N  a  p  a  l  m      H  e  a  l  t  h      S  p  a         R  e  p  o  r  t     2  0  0  5



Ode to Slippers in Times of Homeland Security


Mo-ca-zee-nin to the Ojibway,

mukluks to the Eskimo,

handmade fleece lined sheepskin slippers

to the shopkeeper—cheap at sixty dollars.

Cradles of comfort to my feet

after thorns

collected in an ordinary day.

Grandmother hands

so soothing

I never travel without them.


The Feds, after elections,

pumped extra money

to the red states

for "Homeland Security,"

twenty to thirty extra people employed

in every small town airport

are eager to keep their jobs at

the metal detectors and

i.d. checkpoints.

The Walla Walla airport guard

informs us we’ve been chosen,

perhaps she said selected,

for the deep search

into the shoes, the pat down

over the body, a scrutiny of driver’s license,

and her partner, who also

does not know us,

looks around with such fury:

I have a post office box on my license.



I explain New York does not require

physical addresses, that if he tried to find

fire number P-18 on the apple tree

on Grove Road,

in Willow, he would

probably fail.

Fed Ex can’t do it, UPS can’t do it.

He scribbles it into his black book,

hands back the license with such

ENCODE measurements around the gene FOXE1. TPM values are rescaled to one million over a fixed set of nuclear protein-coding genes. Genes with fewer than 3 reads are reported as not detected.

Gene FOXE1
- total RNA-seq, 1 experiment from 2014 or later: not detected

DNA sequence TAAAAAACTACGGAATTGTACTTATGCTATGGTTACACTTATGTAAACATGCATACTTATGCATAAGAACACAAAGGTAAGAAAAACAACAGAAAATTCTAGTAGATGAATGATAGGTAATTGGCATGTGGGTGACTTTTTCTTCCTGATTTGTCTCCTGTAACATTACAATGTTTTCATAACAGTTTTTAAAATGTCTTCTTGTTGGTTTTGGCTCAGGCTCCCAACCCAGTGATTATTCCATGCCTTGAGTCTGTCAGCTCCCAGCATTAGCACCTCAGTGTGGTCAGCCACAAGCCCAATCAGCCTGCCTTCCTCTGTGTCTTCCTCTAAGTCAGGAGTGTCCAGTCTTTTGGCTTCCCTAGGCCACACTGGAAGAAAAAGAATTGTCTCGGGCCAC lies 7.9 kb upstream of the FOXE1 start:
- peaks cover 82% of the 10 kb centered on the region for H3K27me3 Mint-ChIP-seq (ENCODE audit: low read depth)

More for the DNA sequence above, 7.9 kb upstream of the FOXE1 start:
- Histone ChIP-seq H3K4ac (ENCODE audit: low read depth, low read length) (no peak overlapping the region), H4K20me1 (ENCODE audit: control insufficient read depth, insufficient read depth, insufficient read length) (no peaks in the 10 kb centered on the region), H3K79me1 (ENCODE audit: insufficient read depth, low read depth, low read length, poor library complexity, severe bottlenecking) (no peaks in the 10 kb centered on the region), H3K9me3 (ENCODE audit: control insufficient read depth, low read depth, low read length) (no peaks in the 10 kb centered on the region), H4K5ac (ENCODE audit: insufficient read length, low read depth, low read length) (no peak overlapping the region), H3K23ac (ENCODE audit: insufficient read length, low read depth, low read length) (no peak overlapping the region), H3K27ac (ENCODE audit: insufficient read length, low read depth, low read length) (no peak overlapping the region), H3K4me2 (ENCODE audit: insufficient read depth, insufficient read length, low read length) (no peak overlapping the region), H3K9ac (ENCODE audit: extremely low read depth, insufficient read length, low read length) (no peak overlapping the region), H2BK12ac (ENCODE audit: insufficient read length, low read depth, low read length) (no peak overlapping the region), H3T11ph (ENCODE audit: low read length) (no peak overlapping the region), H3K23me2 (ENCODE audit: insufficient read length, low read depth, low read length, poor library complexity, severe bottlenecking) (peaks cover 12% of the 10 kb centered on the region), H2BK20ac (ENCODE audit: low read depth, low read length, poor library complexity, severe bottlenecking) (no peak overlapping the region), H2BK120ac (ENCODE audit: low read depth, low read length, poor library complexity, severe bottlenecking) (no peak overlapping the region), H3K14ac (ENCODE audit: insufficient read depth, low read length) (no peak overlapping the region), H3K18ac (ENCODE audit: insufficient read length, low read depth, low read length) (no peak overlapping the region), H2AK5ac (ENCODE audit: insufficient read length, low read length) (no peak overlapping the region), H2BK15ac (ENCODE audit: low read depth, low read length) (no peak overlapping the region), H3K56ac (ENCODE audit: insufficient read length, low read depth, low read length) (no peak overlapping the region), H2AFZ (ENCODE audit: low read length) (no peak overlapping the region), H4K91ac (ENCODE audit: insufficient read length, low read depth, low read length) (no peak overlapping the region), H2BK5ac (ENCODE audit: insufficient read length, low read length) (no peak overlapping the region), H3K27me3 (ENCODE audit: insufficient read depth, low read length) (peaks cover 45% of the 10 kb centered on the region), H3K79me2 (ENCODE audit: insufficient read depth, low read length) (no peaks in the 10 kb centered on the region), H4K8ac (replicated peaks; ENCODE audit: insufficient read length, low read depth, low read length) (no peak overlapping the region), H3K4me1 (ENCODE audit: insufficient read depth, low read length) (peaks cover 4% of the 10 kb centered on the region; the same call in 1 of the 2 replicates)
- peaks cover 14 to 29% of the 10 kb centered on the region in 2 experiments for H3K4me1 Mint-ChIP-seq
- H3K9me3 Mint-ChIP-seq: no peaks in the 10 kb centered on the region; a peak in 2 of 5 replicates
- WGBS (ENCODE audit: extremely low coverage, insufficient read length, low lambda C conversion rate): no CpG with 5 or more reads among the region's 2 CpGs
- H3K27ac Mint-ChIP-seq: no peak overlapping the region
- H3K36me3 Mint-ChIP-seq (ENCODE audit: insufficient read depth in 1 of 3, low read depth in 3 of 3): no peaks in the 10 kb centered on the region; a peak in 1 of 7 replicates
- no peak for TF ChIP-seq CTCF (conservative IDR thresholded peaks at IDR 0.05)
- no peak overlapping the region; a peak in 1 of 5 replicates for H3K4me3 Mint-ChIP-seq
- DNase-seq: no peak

disdain, I wonder if it’s us

or the life-style he imagines

we have that he despises.


At the luggage wheel, upon arriving,

we find the book bag

completely torn apart, the zipper

a mass of spaghetti, beyond repair.

In the smaller bag the slippers,

benign cozy artifacts,

have been carefully


slit along the entire sole.

Searching for what—a car bomb?

A diamond mine, a kilo

of hashish?

When the x-ray machine had

shown him nothing

what had he been looking for

with his precise vivisection,

his dismemberment of an object

whose sole attraction

was its evident value to the owner?


Come here, little girl.

Let me smash your dolly’s head

against the wall.

See how the eyes pop out?

That’s how things are done.

Now follow along quietly

next time

you stand in line.


The third bag, not on the wheel at all,

showed up the following


at the improbable fire number P 18

on the apple tree, on Grove Road

in Willow,

only the lining

had been destroyed.



Eastern C.F., New York, April 2005.




Ice Boom America


                                                I wait for that day in the Almanac

                                                when the sun feels warm to the lumberjacks

                                                when the ground it thaws and the ice it cracks,

                                                That’s the time we’ll take our country back.

                                                                                                            ––Tom Pacheco


The Ice Boom, a necklace of steel cylinders

strung at the eastern end of Lake Erie, holds back

the ice chunks from pummeling down the Niagara River,

damaging docks and the power plant.

A joint effort by Canada and United States, the Ice Boom